One early fragment leaps off the page. While serving in Congress in 1848, Lincoln wrote a note about his concerns over the war with Mexico. He worried that the desire of Southern leaders to acquire territory would “enlarge and aggravate the distracting question of slavery.” It is startling, then, to read the thirty-nine-year-old Lincoln declare, “Should I come into the presidency before these questions shall be settled, I should act in relation to them in accordance with the views here expressed.”
The traditional view is that Lincoln did not begin to think about himself as a candidate for president until at least a decade later. And during those years, he never made such categorical statements about the expansion of slavery in public. In private, however, his views kept evolving — spurred by events like the passage of the Kansas-Nebraska Act of 1854. Steered through the Senate by Lincoln’s old rival Stephen Douglas, the bill essentially allowed the inhabitants of US territories to make their own decisions about the spread of slavery. Lincoln jotted down his emotional response to the bill: “We were thunderstruck and stunned; and we reeled and fell in utter confusion.” Yet he continued the conversation with himself, working through the sham logic of the “peculiar institution” like the lawyer he was by training. In 1854, he wrote:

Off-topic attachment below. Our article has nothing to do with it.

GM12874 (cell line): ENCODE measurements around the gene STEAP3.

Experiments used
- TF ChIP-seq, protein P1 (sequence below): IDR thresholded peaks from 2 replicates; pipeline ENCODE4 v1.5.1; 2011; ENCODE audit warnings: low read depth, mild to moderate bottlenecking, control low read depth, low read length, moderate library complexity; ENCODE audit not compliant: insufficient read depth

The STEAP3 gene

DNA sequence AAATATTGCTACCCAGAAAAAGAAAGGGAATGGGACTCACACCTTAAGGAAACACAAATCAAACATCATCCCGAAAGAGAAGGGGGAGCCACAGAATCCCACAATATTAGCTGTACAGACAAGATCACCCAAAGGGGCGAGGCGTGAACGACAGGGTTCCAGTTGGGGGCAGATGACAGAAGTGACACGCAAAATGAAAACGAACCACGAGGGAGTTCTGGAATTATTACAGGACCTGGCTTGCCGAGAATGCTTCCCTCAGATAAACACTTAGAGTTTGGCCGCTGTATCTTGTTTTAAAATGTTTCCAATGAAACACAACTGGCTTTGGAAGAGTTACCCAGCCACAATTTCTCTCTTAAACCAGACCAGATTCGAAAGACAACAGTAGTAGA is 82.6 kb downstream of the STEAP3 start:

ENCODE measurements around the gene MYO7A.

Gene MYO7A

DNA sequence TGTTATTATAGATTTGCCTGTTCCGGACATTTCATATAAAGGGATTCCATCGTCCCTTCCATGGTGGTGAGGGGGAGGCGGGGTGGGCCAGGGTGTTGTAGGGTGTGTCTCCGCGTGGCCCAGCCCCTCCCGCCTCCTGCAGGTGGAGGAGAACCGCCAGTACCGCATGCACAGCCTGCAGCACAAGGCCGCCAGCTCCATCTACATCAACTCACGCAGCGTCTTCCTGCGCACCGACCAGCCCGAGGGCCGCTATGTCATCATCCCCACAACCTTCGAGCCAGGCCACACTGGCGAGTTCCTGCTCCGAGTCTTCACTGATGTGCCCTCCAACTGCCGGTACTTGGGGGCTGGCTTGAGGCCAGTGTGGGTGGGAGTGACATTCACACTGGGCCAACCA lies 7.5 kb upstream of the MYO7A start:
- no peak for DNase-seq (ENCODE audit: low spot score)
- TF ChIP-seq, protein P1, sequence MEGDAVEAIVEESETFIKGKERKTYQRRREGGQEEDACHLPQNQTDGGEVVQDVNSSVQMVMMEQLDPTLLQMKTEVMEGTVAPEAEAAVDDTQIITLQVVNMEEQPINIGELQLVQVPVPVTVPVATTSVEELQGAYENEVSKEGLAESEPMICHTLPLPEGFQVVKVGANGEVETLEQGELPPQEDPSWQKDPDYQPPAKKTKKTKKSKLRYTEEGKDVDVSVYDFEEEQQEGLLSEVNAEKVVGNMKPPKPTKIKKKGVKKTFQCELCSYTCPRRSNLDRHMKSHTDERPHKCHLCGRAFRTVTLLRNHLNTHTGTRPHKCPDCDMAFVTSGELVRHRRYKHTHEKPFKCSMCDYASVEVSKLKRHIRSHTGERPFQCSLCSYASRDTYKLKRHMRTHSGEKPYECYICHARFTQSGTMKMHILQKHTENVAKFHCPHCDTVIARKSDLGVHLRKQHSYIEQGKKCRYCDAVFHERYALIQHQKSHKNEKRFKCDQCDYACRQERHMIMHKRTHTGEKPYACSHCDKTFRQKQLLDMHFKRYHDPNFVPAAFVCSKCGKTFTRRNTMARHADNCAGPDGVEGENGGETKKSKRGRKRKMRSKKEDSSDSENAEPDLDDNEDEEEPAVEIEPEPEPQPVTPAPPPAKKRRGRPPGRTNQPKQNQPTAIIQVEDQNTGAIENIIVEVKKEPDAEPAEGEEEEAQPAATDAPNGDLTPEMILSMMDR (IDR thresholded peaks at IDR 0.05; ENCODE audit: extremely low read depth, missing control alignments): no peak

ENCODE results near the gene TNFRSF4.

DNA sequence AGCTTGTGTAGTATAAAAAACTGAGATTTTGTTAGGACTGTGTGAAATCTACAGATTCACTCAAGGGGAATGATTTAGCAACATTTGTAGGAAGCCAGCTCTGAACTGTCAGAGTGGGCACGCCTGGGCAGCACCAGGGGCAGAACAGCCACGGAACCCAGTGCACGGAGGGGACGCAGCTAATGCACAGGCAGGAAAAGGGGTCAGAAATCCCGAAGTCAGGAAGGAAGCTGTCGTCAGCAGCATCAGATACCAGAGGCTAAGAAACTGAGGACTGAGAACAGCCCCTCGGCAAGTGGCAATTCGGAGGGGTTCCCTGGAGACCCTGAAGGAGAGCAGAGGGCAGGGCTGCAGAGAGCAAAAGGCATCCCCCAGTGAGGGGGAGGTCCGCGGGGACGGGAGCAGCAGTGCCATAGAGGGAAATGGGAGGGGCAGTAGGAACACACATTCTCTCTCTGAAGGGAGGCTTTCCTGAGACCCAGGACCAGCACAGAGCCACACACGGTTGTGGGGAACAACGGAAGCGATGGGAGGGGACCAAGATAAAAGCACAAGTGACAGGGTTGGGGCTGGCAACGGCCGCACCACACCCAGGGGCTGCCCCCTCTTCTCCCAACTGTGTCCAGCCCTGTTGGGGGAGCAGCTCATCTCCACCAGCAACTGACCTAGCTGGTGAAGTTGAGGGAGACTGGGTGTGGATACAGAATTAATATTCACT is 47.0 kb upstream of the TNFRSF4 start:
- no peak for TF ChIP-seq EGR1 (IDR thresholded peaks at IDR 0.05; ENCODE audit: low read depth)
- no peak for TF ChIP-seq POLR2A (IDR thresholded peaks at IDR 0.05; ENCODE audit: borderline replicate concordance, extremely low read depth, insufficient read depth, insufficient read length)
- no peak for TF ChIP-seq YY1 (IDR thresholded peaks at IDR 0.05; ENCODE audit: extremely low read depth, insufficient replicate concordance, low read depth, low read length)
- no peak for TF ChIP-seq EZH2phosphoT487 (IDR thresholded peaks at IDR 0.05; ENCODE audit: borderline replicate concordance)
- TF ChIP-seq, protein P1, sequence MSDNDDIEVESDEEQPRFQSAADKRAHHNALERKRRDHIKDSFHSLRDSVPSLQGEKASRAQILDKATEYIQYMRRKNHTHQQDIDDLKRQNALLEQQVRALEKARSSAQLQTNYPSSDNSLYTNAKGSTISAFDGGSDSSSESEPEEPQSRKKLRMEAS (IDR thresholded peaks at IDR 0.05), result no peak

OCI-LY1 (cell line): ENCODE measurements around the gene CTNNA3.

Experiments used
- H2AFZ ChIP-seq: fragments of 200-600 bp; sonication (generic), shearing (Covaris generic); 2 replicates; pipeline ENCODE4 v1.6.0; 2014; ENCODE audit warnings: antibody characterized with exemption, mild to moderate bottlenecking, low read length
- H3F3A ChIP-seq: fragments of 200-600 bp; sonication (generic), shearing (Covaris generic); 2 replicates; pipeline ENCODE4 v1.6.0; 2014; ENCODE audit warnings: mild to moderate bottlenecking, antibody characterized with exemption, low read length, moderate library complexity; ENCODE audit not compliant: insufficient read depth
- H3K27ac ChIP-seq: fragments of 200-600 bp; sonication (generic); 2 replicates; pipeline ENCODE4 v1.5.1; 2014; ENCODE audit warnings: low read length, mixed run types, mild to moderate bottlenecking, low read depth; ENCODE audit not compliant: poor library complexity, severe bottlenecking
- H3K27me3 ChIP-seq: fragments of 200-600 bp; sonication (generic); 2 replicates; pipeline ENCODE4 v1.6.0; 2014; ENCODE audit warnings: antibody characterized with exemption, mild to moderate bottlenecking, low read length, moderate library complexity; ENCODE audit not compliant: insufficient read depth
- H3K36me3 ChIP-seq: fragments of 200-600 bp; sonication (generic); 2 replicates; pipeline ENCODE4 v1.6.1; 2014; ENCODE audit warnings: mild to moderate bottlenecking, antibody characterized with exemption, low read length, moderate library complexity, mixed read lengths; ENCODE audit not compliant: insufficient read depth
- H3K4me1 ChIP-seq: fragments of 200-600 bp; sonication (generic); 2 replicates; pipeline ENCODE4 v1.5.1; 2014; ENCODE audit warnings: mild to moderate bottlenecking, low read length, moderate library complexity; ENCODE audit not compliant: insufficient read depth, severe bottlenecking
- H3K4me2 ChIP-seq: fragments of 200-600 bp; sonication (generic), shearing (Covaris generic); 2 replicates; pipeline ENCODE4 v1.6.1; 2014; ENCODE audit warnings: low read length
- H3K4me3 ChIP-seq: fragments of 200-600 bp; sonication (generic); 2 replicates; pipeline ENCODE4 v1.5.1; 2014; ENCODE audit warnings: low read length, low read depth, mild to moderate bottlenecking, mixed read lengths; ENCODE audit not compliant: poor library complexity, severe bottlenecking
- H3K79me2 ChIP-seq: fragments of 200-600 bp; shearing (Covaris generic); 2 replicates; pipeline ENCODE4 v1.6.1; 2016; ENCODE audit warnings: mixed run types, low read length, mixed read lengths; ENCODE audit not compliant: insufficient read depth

If A. can prove, however conclusively, that he may, of right, enslave B. — why may not B. snatch the same argument, and prove equally, that he may enslave A.? — You say A. is white, and B. is black. It is color, then; the lighter, having the right to enslave the darker? Take care. By this rule, you are to be a slave to the first man you meet, with a fairer skin than your own.
You do not mean color exactly? — You mean whites are intellectually the superiors of the blacks, and, therefore have the right to enslave them? Take care again. By this rule, you are to be slave to the first man you meet, with an intellect superior to your own.
But, say you, it is a question of interest; and, if you can make it your interest, you have the right to enslave another. Very well. And if he can make it his interest, he has the right to enslave you.
Lincoln’s second law partner, Stephen T. Logan, encouraged him to see each case from the point of view of his opponent — not just intellectually but emotionally. And indeed, this fragment sounds like Lincoln pacing the floor of a courtroom, trying on opponents’ arguments before taking them apart. One by one, he articulates defenses of slavery — based on color, intellect, and self-interest — and then turns each on itself. Attuned as always to irony, and echoing his earlier assertion about winners and losers, he points out that the master might easily become the slave.